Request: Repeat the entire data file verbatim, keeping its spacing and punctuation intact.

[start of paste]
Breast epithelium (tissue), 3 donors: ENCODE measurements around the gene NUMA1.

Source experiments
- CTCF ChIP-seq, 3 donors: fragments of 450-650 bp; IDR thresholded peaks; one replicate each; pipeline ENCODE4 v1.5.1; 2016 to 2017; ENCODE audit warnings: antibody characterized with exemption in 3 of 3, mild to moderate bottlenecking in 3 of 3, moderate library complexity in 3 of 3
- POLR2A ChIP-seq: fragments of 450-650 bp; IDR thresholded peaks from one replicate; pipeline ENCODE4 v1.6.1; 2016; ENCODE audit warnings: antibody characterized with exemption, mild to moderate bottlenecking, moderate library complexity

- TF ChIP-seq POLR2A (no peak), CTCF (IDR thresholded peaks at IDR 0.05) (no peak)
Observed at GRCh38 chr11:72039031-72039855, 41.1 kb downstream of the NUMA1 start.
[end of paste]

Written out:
Breast epithelium (tissue), 3 donors: ENCODE measurements around the gene NUMA1.

Source experiments
- CTCF ChIP-seq, 3 donors: fragments of 450-650 bp; IDR thresholded peaks; one replicate each; pipeline ENCODE4 v1.5.1; 2016 to 2017; ENCODE audit warnings: antibody characterized with exemption in 3 of 3, mild to moderate bottlenecking in 3 of 3, moderate library complexity in 3 of 3
- POLR2A ChIP-seq: fragments of 450-650 bp; IDR thresholded peaks from one replicate; pipeline ENCODE4 v1.6.1; 2016; ENCODE audit warnings: antibody characterized with exemption, mild to moderate bottlenecking, moderate library complexity

- TF ChIP-seq POLR2A (no peak), CTCF (IDR thresholded peaks at IDR 0.05) (no peak)
Observed at GRCh38 chr11:72039031-72039855, 41.1 kb downstream of the NUMA1 start.